What is the role of poly (ADP-ribose) polymerase (PARP) inhibitors in the treatment of metastatic breast cancer?

Updated: Dec 27, 2019
  • Author: Pavani Chalasani, MD, MPH; Chief Editor: John V Kiluk, MD, FACS  more...
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Answer

Olaparib inhibits poly (ADP-ribose) polymerase (PARP) enzymes. In January 2018, the FDA expanded approval of olaparib to include treatment of BRCA-mutated, HER2-negative metastatic breast cancer in patients who have been previously treated with chemotherapy. Olaparib (which had previously been approved for treatment of BRCA-mutated ovarian cancer) is the first PARP inhibitor approved to treat breast cancer, and the first drug of any kind approved to treat certain patients with BRCA-mutated metastatic breast cancer. [161]

Approval was based on the OlympiAD clinical trial, which was the first phase III trial to demonstrate that PARP inhibitors are superior to chemotherapy for this class of patients. In this trial, patients with a germline BRCA mutation and HER2-negative metastatic breast cancer were assigned to receive either olaparib 300 mg PO BID (n=205) or standard therapy (n=92). Standard therapy was a choice of single-agent chemotherapy, which consisted of 21-day cycles of capecitabine (2500 mg/m2 PO on days 1-14), vinorelbine (30 mg/m2 IV on days 1 and 8), or eribulin (1.4 mg/m2 IV on days 1 and 8). Median progression-free survival (PFS) was significantly longer in those who received olaparib compared with standard therapy (7.0 months vs 4.2 months; hazard ratio, 0.58; P = 0.0009). [162]

The objective response rate was 59.9% in the olaparib group and 28.8% in the standard-therapy group. The rate of grade 3 or higher adverse events was 36.6% in the olaparib group and 50.5% in the standard-therapy group. Overall survival and median time to death did not differ significantly between the 2 treatment arms after a median follow-up of 14 months (45.9% vs 47.4%; 19.3 months vs 19.6 months). [162]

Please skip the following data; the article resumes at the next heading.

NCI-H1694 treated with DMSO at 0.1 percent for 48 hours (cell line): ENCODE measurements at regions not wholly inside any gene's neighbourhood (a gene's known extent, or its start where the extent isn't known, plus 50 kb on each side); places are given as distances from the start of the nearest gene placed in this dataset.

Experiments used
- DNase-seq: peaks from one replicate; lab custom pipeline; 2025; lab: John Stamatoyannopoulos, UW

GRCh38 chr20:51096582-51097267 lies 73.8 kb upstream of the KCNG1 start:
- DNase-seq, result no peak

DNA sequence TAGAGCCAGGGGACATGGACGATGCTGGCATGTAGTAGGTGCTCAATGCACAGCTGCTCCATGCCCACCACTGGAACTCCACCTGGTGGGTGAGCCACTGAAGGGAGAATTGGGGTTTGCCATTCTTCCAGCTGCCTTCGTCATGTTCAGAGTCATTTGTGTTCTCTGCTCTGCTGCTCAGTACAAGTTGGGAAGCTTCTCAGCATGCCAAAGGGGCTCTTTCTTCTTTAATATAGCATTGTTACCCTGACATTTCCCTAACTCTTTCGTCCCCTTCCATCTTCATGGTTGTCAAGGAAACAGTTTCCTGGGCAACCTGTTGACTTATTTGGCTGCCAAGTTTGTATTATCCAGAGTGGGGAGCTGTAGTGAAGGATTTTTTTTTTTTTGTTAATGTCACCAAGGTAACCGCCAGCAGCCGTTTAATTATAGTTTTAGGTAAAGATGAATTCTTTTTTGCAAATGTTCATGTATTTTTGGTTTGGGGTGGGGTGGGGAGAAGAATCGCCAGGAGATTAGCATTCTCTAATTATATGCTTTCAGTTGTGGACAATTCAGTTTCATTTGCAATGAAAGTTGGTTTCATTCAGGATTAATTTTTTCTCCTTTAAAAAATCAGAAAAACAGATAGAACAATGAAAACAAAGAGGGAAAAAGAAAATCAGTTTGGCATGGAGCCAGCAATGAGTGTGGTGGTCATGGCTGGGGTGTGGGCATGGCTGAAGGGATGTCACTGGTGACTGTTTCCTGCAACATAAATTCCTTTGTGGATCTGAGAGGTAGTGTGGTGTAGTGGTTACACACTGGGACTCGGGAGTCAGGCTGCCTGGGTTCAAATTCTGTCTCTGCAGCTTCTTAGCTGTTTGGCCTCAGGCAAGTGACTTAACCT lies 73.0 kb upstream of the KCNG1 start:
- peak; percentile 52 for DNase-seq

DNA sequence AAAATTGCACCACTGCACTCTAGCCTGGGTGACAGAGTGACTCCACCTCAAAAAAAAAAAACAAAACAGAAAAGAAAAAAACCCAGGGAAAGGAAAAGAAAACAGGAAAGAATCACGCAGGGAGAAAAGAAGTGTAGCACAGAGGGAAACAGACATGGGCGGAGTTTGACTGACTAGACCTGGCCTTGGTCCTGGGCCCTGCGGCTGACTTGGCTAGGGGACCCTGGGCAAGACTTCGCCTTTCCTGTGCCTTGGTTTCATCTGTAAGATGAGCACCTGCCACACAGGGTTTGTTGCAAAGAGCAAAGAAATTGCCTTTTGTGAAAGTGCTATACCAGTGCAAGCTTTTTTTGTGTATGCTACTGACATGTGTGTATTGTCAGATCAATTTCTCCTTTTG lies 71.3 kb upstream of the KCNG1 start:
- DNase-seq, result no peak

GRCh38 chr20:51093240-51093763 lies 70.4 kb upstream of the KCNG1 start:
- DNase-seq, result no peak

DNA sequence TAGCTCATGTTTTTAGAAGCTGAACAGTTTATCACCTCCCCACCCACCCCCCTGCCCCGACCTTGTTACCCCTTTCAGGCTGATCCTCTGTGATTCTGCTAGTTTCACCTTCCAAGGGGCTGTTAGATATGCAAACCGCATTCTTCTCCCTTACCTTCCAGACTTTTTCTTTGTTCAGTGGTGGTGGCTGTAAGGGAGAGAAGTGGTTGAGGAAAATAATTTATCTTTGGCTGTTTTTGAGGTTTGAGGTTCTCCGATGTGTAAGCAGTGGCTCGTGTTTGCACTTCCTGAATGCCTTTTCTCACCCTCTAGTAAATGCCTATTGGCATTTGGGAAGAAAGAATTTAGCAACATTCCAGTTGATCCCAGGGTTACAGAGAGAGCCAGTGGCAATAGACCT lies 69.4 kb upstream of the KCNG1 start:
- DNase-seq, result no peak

In October 2018, talazoparib, another PARP inhibitor, was approved for patients with deleterious or suspected deleterious germline BRCA-mutated HER2-negative locally advanced or metastatic breast cancer. Approval was based on the phase III EMBRACA trial (n=431), which talazoparib reduced the risk of disease progression or death by 46% compared with chemotherapy in patients with germline BRCA-mutated, HER2-negative locally advanced or metastatic breast cancer. Patients were randomized in a 2:1 ratio to receive talazoparib or physician’s choice of chemotherapy (PCT), which included eribulin, gemcitabine, vinorelbine, and/or capecitabine.  [163]

The ORR was 62.6% in the talazoparib group and 27.2% in the PCT group (p < 0.001). Clinical benefit rate at 24 weeks was 68.6% in the talazoparib group and 36.1% in the PCT group. OS data are not yet mature; however, an interim OS analysis found a positive trend favoring talazoparib. The median OS was 22.3 months with the PARP inhibitor compared with 19.5 months with chemotherapy. [163]


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